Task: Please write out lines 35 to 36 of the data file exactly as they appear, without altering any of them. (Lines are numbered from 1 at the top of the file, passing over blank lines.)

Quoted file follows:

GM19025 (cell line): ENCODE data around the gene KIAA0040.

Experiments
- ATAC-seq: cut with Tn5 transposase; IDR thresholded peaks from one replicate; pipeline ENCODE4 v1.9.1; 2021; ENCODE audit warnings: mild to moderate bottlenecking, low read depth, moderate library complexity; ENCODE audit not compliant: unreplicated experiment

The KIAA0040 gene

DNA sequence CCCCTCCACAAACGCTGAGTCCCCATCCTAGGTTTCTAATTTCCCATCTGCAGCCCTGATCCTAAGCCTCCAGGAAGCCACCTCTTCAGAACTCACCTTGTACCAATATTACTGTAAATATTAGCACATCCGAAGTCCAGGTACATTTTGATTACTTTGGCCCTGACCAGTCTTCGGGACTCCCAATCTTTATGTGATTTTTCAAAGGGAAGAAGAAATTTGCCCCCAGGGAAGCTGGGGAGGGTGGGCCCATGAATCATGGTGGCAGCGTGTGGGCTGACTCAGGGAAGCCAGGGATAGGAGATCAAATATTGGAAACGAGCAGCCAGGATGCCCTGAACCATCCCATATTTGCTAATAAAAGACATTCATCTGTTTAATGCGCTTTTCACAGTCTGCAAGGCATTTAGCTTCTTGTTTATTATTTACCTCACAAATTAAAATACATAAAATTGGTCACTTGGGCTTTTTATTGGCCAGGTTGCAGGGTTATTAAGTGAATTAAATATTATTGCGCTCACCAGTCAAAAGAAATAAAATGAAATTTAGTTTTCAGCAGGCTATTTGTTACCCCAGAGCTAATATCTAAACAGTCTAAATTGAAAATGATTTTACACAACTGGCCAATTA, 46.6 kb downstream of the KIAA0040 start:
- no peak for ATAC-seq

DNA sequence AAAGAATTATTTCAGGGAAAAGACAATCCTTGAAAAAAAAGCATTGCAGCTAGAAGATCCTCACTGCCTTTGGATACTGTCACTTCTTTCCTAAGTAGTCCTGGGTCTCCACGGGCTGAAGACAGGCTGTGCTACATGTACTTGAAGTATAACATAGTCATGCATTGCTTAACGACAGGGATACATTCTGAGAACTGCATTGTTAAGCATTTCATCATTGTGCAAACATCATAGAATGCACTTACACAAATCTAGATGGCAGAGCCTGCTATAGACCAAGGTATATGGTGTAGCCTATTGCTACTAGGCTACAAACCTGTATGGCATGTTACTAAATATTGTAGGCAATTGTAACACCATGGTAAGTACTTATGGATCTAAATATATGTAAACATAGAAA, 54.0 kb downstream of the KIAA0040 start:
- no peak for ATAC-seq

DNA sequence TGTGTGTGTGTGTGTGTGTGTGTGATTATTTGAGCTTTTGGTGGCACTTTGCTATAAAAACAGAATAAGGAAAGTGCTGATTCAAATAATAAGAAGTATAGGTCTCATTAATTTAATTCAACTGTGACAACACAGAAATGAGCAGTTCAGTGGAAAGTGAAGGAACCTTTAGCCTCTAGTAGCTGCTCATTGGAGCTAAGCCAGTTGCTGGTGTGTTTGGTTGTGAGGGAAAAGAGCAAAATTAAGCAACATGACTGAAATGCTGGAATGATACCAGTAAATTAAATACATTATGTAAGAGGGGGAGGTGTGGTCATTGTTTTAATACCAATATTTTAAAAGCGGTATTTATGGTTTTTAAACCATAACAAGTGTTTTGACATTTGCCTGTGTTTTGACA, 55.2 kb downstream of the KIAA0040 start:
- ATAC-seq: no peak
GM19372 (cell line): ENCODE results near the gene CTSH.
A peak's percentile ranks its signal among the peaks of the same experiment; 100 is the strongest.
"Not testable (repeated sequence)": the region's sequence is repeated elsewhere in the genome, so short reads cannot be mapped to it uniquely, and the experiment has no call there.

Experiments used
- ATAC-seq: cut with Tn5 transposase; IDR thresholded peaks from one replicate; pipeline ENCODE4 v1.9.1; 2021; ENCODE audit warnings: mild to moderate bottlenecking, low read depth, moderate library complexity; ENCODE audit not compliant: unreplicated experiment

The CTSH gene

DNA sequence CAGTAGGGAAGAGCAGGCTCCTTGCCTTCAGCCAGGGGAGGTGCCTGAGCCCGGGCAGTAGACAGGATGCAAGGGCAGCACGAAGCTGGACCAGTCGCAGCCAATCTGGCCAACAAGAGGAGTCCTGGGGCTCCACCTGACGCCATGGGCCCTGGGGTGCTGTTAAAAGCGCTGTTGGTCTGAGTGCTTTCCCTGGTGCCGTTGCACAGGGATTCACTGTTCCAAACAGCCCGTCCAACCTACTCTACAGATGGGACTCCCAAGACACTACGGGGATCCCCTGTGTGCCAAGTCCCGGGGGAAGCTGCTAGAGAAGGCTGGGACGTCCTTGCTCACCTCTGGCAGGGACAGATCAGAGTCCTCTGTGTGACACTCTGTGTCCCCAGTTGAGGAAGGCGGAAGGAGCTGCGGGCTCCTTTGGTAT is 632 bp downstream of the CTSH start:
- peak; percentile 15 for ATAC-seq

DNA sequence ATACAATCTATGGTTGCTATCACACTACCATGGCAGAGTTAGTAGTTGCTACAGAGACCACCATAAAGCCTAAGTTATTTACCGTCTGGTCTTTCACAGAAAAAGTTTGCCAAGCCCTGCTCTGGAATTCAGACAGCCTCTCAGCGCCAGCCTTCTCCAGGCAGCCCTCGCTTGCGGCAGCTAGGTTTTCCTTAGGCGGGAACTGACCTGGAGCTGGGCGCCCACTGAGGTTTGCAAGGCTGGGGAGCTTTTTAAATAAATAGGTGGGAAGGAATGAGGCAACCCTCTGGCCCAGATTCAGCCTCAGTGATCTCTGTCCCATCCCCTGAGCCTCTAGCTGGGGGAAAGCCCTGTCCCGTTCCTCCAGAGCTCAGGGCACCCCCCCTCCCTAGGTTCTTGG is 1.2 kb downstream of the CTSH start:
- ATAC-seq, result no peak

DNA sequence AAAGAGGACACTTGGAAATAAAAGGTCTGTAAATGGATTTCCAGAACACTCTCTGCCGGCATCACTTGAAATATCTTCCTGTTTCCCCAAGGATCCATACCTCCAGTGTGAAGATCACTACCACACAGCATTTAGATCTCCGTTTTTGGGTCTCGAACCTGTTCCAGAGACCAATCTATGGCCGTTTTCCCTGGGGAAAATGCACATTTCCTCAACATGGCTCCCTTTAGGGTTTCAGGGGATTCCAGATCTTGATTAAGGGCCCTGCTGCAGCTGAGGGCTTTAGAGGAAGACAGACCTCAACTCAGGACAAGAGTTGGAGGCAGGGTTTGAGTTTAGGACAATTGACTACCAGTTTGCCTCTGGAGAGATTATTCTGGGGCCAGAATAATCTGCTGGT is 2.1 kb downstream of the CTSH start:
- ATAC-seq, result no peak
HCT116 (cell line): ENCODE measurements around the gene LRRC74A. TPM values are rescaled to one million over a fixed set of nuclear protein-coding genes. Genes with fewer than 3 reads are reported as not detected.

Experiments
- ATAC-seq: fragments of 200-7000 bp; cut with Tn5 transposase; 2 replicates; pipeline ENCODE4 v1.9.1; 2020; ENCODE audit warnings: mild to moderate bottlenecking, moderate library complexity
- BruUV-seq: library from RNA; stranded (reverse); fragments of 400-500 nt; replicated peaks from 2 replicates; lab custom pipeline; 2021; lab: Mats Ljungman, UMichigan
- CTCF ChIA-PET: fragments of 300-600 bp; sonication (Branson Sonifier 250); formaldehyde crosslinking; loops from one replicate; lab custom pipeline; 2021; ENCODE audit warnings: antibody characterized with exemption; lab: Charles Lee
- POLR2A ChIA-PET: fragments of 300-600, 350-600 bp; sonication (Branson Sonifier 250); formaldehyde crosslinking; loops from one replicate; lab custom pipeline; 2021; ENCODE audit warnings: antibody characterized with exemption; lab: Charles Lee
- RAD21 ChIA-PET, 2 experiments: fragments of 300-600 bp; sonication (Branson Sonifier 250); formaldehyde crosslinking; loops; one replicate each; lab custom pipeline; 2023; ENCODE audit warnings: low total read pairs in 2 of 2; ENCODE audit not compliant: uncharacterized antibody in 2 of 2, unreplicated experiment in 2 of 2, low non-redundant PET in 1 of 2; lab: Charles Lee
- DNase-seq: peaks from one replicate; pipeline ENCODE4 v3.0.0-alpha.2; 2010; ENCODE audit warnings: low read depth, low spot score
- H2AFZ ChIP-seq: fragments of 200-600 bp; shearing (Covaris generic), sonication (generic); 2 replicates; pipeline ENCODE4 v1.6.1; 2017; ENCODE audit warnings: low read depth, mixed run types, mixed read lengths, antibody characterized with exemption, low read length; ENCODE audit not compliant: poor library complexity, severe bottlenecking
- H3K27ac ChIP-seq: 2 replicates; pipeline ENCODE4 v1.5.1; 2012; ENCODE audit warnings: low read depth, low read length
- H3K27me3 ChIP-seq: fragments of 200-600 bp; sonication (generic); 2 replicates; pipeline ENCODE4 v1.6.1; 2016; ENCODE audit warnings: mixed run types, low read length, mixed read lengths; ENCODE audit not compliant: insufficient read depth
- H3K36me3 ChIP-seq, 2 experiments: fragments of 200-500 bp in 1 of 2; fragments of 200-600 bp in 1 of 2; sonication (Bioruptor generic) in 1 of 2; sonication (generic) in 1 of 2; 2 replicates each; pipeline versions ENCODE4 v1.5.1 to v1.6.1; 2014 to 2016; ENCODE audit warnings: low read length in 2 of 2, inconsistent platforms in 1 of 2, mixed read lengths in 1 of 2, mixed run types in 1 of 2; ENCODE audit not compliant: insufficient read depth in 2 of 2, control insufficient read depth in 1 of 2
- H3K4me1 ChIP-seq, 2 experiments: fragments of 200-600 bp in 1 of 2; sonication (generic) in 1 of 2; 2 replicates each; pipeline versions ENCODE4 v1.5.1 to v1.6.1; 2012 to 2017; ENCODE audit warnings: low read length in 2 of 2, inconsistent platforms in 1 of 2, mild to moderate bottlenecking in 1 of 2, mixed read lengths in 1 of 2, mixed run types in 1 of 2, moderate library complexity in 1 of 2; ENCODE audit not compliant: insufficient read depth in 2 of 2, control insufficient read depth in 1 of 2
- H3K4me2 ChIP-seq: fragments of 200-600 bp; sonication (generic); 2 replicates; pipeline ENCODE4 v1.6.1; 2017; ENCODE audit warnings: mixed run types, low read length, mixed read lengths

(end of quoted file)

- H3K4me1 ChIP-seq, 2 experiments: fragments of 200-600 bp in 1 of 2; sonication (generic) in 1 of 2; 2 replicates each; pipeline versions ENCODE4 v1.5.1 to v1.6.1; 2012 to 2017; ENCODE audit warnings: low read length in 2 of 2, inconsistent platforms in 1 of 2, mild to moderate bottlenecking in 1 of 2, mixed read lengths in 1 of 2, mixed run types in 1 of 2, moderate library complexity in 1 of 2; ENCODE audit not compliant: insufficient read depth in 2 of 2, control insufficient read depth in 1 of 2
- H3K4me2 ChIP-seq: fragments of 200-600 bp; sonication (generic); 2 replicates; pipeline ENCODE4 v1.6.1; 2017; ENCODE audit warnings: mixed run types, low read length, mixed read lengths